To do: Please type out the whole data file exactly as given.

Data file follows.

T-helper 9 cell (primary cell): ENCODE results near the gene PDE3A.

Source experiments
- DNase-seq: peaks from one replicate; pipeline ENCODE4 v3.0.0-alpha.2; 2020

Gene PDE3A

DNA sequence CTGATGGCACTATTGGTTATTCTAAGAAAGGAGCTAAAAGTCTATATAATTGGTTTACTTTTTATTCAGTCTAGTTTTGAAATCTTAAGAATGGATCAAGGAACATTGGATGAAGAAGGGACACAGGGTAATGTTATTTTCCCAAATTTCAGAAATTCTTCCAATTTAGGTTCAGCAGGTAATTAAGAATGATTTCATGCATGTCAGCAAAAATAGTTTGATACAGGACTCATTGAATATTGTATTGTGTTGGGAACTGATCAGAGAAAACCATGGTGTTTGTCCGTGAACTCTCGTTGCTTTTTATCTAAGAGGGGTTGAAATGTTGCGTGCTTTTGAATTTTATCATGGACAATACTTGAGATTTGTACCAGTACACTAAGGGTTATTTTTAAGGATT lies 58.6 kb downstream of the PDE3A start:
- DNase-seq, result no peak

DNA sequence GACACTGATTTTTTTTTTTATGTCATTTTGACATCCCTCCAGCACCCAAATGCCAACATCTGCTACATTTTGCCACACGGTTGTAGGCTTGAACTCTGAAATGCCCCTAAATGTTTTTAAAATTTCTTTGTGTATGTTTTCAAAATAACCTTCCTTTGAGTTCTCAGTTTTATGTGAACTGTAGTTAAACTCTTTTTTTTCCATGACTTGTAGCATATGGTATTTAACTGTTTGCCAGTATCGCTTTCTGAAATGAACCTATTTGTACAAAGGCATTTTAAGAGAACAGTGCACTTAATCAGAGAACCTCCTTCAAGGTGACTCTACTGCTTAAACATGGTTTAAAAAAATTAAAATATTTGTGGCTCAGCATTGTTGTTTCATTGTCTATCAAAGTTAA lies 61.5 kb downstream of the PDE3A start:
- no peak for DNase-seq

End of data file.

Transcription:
T-helper 9 cell (primary cell): ENCODE results near the gene PDE3A.

Source experiments
- DNase-seq: peaks from one replicate; pipeline ENCODE4 v3.0.0-alpha.2; 2020

Gene PDE3A

DNA sequence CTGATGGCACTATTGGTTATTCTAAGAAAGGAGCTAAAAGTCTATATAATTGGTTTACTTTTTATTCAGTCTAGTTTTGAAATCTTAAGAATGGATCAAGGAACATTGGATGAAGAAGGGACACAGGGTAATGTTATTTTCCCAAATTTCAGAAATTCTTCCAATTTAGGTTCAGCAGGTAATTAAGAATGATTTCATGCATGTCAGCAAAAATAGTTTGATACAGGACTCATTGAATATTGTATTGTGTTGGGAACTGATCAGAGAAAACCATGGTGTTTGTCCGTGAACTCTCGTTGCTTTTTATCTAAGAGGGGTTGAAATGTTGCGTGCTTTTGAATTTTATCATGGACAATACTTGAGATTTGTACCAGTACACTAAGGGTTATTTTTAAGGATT lies 58.6 kb downstream of the PDE3A start:
- DNase-seq, result no peak

DNA sequence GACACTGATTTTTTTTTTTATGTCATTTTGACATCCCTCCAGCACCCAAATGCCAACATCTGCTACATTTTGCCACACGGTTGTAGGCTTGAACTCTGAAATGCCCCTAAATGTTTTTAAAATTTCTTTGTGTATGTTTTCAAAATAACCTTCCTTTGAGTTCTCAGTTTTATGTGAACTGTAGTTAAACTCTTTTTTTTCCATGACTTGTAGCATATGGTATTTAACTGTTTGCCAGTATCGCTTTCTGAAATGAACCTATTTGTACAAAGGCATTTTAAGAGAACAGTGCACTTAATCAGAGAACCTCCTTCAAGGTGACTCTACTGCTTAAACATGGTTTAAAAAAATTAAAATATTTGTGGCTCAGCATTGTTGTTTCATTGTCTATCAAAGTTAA lies 61.5 kb downstream of the PDE3A start:
- no peak for DNase-seq